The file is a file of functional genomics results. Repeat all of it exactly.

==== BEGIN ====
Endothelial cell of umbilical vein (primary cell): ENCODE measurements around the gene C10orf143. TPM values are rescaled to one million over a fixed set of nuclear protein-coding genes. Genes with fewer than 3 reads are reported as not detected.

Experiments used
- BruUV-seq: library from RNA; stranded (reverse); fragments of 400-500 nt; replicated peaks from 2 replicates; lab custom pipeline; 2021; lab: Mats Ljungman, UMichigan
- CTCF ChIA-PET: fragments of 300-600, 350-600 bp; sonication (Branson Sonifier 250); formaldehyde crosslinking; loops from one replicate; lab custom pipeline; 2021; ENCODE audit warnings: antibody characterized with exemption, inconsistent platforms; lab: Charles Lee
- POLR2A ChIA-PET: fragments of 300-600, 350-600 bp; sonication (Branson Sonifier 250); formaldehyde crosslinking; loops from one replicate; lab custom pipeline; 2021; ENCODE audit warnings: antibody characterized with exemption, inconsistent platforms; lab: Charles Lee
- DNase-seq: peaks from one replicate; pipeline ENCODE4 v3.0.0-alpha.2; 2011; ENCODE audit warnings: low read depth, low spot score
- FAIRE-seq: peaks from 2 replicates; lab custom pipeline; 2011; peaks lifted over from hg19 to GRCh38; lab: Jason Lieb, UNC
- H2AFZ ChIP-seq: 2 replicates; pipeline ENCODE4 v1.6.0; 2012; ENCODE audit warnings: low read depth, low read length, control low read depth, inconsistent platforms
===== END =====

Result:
Endothelial cell of umbilical vein (primary cell): ENCODE measurements around the gene C10orf143. TPM values are rescaled to one million over a fixed set of nuclear protein-coding genes. Genes with fewer than 3 reads are reported as not detected.

Experiments used
- BruUV-seq: library from RNA; stranded (reverse); fragments of 400-500 nt; replicated peaks from 2 replicates; lab custom pipeline; 2021; lab: Mats Ljungman, UMichigan
- CTCF ChIA-PET: fragments of 300-600, 350-600 bp; sonication (Branson Sonifier 250); formaldehyde crosslinking; loops from one replicate; lab custom pipeline; 2021; ENCODE audit warnings: antibody characterized with exemption, inconsistent platforms; lab: Charles Lee
- POLR2A ChIA-PET: fragments of 300-600, 350-600 bp; sonication (Branson Sonifier 250); formaldehyde crosslinking; loops from one replicate; lab custom pipeline; 2021; ENCODE audit warnings: antibody characterized with exemption, inconsistent platforms; lab: Charles Lee
- DNase-seq: peaks from one replicate; pipeline ENCODE4 v3.0.0-alpha.2; 2011; ENCODE audit warnings: low read depth, low spot score
- FAIRE-seq: peaks from 2 replicates; lab custom pipeline; 2011; peaks lifted over from hg19 to GRCh38; lab: Jason Lieb, UNC
- H2AFZ ChIP-seq: 2 replicates; pipeline ENCODE4 v1.6.0; 2012; ENCODE audit warnings: low read depth, low read length, control low read depth, inconsistent platforms